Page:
W. H. Auden's Moral Imagination
|Author: ||Bruce, Cicero|
Places Auden among several twentieth-century Christian writers who, as Flannery O'Connor said they must, pushed as hard against the secular spirit of the age as it pushed against them. It challenges the common assumption that Auden, after all else failed, reluctantly converted to Christianity. Instead, it argues that Auden became a Christian after discovering that he already was one.
"Bruce's study issues from exceptional grasp of and commitment to critical values that nourish civilization in its humane capacities and meaning. . . . One who reads Bruce's text will perceive a probing critical intelligence and integrity in work and word." - George A. Panichas
". . . he reveals with deftness and economy Auden's own response to the antagonistic dogmas encamped within his own intellect. And in doing so he reveals as well the virtues Of Auden as vatic poet, though vatic by indirection. . . . One will return to Auden with a new degree of appreciation of him as both poet and person given this exploration of his moral imagination." - Marion Montgomery
"His monograph has not only the virtue of clarity and succinctness, but best of all, it allows the reader to clarify his own thinking and judgments and stimulates him either to read, reread, or read more of Auden." - Milton Birnbaum
"It is clearly written, devoid of jargon, and well structured. It charts Auden's moral journey and surveys the moral and political landscape of his period in brief, well-proportioned chapters which engage the reader's sympathy and involvement, spiritually and imaginatively." - Barbara Reynolds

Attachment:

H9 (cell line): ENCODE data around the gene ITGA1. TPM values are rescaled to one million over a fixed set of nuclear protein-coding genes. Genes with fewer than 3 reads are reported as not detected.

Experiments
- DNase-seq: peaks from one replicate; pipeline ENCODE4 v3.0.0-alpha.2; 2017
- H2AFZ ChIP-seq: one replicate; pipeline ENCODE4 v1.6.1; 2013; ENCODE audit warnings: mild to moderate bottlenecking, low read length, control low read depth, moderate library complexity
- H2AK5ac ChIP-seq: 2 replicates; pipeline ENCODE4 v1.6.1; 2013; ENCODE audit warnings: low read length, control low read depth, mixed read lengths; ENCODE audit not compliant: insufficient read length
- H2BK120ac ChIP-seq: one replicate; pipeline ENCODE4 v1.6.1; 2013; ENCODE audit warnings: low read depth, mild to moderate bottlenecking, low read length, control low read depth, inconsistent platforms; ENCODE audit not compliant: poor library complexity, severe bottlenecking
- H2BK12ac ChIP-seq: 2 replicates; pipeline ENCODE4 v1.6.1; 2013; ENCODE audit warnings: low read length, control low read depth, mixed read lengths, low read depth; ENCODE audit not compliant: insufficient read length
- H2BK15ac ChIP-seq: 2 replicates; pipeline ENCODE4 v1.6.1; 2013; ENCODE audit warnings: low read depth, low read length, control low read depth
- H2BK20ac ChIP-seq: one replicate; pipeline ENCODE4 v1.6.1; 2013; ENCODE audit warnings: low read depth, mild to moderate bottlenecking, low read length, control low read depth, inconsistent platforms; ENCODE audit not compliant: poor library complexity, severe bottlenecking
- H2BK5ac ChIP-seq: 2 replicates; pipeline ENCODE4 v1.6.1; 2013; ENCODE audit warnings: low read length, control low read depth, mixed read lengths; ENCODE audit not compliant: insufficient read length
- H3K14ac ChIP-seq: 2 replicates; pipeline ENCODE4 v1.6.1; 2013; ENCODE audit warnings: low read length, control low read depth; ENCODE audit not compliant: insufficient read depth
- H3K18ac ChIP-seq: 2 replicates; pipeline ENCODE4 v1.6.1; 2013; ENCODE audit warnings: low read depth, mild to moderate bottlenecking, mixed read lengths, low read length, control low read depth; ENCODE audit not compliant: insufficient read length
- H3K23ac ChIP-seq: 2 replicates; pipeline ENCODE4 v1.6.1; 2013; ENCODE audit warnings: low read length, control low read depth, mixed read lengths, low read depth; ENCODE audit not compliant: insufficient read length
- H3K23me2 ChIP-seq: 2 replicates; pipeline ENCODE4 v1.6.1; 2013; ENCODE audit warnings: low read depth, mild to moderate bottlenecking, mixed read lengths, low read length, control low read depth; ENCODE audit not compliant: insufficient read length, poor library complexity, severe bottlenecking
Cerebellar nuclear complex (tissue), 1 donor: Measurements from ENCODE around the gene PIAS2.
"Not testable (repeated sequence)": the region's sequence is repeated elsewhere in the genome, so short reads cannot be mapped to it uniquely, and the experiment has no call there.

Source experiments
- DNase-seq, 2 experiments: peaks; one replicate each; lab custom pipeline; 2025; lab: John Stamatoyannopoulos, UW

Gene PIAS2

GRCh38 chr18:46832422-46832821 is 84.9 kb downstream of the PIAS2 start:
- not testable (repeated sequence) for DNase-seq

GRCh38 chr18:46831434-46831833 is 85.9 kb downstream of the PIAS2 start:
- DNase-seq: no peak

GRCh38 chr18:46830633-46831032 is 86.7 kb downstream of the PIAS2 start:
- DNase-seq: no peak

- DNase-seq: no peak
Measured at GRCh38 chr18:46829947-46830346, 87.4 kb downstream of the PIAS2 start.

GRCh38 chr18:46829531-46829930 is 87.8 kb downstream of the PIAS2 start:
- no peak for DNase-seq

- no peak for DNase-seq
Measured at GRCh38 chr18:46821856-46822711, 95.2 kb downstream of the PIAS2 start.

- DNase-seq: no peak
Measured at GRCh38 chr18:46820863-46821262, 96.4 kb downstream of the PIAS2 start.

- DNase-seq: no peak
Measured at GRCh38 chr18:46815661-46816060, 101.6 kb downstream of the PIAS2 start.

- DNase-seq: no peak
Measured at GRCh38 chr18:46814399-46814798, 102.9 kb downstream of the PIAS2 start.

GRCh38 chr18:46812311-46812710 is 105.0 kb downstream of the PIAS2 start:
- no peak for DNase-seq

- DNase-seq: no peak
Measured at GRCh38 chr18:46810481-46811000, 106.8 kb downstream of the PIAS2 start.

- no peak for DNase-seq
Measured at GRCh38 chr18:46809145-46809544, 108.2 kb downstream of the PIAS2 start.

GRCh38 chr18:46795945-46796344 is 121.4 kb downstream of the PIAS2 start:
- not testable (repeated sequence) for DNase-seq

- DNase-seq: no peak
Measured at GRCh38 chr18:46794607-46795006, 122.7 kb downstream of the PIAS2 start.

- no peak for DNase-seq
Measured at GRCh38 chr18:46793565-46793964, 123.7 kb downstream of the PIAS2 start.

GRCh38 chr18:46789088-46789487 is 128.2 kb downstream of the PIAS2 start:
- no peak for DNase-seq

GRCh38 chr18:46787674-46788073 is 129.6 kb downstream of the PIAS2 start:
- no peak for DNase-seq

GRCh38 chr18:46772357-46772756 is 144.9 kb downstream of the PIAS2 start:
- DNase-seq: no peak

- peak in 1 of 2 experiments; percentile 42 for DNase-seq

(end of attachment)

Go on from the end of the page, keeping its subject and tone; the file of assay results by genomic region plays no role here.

"With impressive research and thorough knowledge of the poetry, Bruce illuminates Auden: the early Auden groping with human nature and its attendant social problems; Auden in transition as he immigrates to the United States and returns to the Church; and the later Auden, whose changed concept of human nature changes his poetry. Bruce's argument is clear, his scholarly approach sound, his reading of Auden convincing." - George Musacchio
Table of Contents
Table of Contents:
Foreword by George A. Panichas
1. Auden and His Critics
2. Original Virtue: The Early Auden 1927-1939
3. Auden in Transition: "New Year Letter"
4. Original Sin: The Later Auden 1941-1973
5. Auden in Perspective
Notes and References, Selected Bibliography, Index of Names and Titles.
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